City Sues Nation’s Largest Painkiller  Producers and Distributors

City Sues Nation’s Largest Painkiller Producers and Distributors

Photo Courtesy of DEA

“Big Pharma helped to fuel this epidemic by deceptively peddling these dangerous drugs and hooking millions of Americans in exchange for profit,” Mayor de Blasio said.

By Forum Staff
The City has filed a multimillion-dollar lawsuit in State Supreme Court against the country’s top manufacturers and distributors of prescription opioid painkillers in an attempt to hold the companies responsible for the costs NYC will incur to combat the epidemic of addiction, Mayor Bill de Blasio announced on Tuesday.
The suit – which names Purdue, Teva, Cephalon, Johnson & Johnson, Janssen, among others – aims to recover half a billion dollars in current and future costs.
De Blasio noted that in 2016, more than 1,000 people in the five boroughs died in a drug overdose which involved an opioid, the highest year on record. More residents died from opioid overdoses last year than from car accidents and homicides combined.
“Big Pharma helped to fuel this epidemic by deceptively peddling these dangerous drugs and hooking millions of Americans in exchange for profit,” the mayor said. “It’s time to hold the companies accountable for what they’ve done to our city, and help save more lives.”
According to the lawsuit, the opioid crisis caused by manufacturers’ deceptive marketing, and distributors’ flooding of prescription painkillers into New York City has placed a substantial burden on the City through increased substance-use treatment services, ambulatory services, emergency department services, inpatient hospital services, medical examiner costs, criminal justice costs, and law enforcement costs.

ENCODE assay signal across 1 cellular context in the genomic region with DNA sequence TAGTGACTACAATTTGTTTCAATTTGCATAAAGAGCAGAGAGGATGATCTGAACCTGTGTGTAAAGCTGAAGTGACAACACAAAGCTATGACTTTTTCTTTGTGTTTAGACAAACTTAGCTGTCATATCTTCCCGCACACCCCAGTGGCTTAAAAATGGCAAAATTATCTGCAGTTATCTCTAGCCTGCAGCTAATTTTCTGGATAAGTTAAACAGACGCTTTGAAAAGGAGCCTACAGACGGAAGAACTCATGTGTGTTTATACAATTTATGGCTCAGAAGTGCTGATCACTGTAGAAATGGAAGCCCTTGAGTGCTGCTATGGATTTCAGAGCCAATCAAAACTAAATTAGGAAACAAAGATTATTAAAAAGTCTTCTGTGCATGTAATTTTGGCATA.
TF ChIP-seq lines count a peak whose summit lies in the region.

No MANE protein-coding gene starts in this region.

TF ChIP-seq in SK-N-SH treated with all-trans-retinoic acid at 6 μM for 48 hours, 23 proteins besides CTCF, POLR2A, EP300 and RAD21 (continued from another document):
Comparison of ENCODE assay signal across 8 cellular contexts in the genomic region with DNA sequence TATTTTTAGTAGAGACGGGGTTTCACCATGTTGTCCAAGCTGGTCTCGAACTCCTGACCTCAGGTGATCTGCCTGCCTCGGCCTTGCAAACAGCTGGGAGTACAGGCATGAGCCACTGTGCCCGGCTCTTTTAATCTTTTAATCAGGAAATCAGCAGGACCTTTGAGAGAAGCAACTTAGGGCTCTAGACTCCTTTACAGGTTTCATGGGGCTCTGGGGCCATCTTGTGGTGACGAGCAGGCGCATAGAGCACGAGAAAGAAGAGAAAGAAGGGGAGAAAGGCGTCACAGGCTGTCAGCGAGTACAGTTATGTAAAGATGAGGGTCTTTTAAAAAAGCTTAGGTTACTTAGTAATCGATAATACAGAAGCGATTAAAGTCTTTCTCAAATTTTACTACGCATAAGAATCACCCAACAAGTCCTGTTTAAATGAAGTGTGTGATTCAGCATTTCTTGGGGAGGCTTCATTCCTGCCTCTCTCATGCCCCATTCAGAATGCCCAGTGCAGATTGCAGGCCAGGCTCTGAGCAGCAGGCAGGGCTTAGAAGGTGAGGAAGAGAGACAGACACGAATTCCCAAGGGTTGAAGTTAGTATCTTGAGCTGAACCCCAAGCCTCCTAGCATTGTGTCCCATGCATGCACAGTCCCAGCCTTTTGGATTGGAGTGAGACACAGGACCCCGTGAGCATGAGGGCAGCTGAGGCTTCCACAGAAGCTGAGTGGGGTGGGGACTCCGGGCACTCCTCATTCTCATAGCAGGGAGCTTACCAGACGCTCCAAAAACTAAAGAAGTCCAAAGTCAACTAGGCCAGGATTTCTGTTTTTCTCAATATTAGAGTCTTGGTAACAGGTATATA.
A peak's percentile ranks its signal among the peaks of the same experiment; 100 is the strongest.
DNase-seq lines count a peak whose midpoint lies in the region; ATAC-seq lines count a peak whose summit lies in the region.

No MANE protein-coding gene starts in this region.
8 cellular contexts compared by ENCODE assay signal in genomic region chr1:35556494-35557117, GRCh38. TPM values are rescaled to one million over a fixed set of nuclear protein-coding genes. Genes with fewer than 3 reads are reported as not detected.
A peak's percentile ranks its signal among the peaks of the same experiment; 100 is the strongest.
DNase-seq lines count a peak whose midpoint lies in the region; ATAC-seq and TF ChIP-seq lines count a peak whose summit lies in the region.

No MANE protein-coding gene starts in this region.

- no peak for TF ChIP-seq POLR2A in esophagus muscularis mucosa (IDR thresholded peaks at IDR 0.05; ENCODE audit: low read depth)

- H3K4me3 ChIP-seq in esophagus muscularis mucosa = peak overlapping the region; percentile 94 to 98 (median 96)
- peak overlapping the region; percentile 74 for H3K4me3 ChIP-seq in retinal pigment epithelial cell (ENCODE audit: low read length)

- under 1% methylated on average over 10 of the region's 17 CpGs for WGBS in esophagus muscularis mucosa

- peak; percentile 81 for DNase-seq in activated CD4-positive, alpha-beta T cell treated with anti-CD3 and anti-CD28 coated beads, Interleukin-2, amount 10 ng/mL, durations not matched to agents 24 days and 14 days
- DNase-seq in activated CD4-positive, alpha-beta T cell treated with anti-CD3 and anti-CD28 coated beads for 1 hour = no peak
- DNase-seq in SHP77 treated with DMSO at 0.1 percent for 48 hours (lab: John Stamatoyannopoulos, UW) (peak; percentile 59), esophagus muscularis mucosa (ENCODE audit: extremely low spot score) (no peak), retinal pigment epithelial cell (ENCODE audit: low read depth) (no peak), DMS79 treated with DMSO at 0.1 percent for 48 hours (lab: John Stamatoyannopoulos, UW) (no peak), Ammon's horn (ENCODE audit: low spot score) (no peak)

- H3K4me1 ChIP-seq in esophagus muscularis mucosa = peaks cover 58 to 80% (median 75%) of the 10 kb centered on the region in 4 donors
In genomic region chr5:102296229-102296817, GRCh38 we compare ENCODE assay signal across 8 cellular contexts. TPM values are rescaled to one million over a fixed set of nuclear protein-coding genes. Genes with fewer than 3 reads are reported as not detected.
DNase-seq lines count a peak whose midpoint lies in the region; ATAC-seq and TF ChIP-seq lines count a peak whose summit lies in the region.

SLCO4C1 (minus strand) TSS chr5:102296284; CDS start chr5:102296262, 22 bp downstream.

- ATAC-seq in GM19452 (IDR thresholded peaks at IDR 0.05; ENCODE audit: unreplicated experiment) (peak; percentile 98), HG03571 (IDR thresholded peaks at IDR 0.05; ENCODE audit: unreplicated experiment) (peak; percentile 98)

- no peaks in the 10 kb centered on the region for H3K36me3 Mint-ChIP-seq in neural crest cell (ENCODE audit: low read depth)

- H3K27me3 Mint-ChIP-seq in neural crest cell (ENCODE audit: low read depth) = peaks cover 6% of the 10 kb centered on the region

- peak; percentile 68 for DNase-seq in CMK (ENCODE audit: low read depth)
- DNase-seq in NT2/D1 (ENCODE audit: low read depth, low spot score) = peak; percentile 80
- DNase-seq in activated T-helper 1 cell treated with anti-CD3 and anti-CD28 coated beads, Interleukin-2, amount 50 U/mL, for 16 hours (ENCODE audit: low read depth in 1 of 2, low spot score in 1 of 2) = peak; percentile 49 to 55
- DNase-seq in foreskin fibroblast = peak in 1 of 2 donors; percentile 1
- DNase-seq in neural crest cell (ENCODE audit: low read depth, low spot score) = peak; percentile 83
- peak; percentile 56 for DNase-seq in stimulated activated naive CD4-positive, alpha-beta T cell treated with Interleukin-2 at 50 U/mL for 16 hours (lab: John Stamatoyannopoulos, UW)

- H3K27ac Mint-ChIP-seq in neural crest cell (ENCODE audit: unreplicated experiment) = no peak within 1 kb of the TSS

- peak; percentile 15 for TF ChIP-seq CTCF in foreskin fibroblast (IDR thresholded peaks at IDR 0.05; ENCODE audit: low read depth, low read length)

Furthermore, according to court papers, manufacturers sought to create a false perception that using opioids to treat chronic pain was safe for most patients and that the drugs’ benefits outweighed the risks. This was perpetrated through a “coordinated, sophisticated and highly deceptive” promotion and marketing campaign – including unbranded messaging to evade extensive regulatory framework governing branded communications. These communications, which began in the late 1990s, became more aggressive around 2006 and continue today, the City said.
“Corporations that spend millions on research and marketing cannot claim that they did not know the consequences of their actions,” said Queens District Attorney Richard Brown.
Additionally, the suit indicates that the distributors, who have both the obligation and the tools to track suspiciously large surges in opioid demand, including at the level of individual pharmacies or clinics, have failed to use these tools to warn public officials about suspicious orders, which they are legally required to do, or to reasonably exercise controls over the obvious oversupply of opioid pills.
The prescription painkiller, heroin, and fentanyl crisis has had serious impacts on the city. According to the administration, the number of drug overdose deaths has increased within the five boroughs in each of the last six years. Rates of drug overdose deaths in NYC more than doubled between 2010 and 2016. The City Department of Health and Mental Hygiene reports that while drug overdose deaths impact every neighborhood and demographic in New York City, residents of impoverished neighborhoods are the hardest hit. Roughly 2.7 million opioid prescriptions were filled in the Big Apple each year between 2014 and 2016.
“The opioid epidemic has been exacerbated by the irresponsible actions of drug companies—and they need to be held responsible for their actions,” said Deputy Mayor for Health and Human Services Herminia Palacio, M.D.


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